Usually most of the authors I write about during book fair time are writers with whom I am familiar. This year is no different - I've read Barbara Kingsolver and Margaret Atwood forever, it seems. But there is one novelist the fair has helped me discover: Richard Powers.
Powers won a National Book Award for The Echo Maker a few years ago, and while the book has been sitting on my shelf since then I hadn't picked it up until I saw that Powers would be one of the fair's "Evening With...' authors. And so I read it. Wow. Then I read his latest novel, Generosity: An Enhancement, and liked it even more. Powers is one of those rare writers who can take the big concept - in Generosity, the simple question "What would happen if scientists discovered a happiness gene?" - and apply it to who we are as a country, a culture, a people. He's also a terrific storyteller, able to meld intriguing characters with scientific questions that get to the heart of who we are.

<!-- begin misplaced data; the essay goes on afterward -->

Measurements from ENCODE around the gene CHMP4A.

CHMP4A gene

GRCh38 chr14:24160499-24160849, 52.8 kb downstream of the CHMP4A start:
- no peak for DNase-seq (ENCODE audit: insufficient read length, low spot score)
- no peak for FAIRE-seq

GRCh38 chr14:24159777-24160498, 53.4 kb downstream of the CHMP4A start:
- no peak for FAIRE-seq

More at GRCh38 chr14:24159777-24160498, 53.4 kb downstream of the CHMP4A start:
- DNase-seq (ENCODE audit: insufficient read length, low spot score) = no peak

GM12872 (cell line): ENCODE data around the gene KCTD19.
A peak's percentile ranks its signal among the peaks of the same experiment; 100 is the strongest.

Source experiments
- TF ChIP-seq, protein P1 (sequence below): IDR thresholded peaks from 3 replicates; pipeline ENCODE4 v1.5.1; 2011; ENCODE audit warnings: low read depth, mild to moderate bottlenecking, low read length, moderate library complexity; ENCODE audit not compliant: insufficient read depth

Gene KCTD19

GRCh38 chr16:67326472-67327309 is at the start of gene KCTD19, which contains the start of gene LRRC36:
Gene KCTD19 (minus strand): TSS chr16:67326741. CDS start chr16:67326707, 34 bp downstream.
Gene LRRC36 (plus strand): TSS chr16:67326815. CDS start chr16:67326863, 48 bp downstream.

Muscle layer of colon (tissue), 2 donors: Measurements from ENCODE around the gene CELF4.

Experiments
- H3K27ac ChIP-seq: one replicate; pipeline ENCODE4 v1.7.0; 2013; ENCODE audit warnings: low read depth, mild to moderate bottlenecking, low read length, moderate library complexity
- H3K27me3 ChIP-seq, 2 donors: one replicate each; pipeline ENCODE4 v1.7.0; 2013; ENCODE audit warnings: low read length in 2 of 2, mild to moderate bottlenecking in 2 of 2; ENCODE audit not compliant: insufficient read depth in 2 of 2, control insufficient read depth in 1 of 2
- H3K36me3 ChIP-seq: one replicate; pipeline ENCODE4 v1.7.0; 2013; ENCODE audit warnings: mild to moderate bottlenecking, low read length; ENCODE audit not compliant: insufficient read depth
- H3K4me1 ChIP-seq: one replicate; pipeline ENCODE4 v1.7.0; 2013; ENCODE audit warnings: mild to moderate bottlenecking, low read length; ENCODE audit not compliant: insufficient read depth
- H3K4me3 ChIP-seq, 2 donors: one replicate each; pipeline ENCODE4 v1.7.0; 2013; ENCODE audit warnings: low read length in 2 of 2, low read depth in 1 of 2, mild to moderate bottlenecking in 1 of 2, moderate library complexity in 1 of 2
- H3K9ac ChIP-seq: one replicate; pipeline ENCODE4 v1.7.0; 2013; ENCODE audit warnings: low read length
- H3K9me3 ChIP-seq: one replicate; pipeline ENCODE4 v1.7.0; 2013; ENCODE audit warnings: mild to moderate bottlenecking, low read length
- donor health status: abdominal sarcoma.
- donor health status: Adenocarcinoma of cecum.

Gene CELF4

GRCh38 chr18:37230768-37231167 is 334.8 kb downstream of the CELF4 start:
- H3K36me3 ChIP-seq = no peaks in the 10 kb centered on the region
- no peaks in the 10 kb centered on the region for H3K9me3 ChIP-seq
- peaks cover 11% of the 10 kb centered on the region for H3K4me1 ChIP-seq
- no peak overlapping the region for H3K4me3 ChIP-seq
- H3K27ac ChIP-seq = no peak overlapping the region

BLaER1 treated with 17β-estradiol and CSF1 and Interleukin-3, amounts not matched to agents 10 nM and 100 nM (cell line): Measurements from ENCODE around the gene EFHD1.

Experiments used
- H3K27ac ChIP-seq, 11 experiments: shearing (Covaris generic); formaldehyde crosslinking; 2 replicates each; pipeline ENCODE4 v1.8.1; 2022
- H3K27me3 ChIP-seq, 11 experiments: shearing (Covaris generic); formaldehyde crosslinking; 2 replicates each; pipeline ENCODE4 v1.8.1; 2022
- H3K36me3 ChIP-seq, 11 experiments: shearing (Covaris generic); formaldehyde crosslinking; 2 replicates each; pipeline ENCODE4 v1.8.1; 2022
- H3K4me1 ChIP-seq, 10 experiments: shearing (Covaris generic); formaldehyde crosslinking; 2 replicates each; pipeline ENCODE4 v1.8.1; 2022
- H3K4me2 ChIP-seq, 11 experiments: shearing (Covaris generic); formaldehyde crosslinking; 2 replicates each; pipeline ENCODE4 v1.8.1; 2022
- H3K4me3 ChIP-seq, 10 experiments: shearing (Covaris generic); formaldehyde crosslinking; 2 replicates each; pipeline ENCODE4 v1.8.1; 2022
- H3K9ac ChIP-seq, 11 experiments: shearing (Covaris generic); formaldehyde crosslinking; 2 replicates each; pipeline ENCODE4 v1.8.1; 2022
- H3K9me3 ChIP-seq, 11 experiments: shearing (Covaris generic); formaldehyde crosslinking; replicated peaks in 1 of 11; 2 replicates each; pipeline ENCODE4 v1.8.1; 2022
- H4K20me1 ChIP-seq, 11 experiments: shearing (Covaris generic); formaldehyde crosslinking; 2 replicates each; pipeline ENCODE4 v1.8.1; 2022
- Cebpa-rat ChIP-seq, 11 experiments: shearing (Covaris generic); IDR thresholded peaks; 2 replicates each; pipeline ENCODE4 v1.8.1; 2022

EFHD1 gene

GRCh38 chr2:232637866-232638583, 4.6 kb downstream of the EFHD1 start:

I'll be writing more about Powers, who is an incredibly interesting guy. But just a heads up: If you are a fan of intelligent, big-picture novels, you are going to want to check him out. You can see him at the fair at 7:30 p.m. Wednesday in the Chapman; tickets $10 and downloadable here.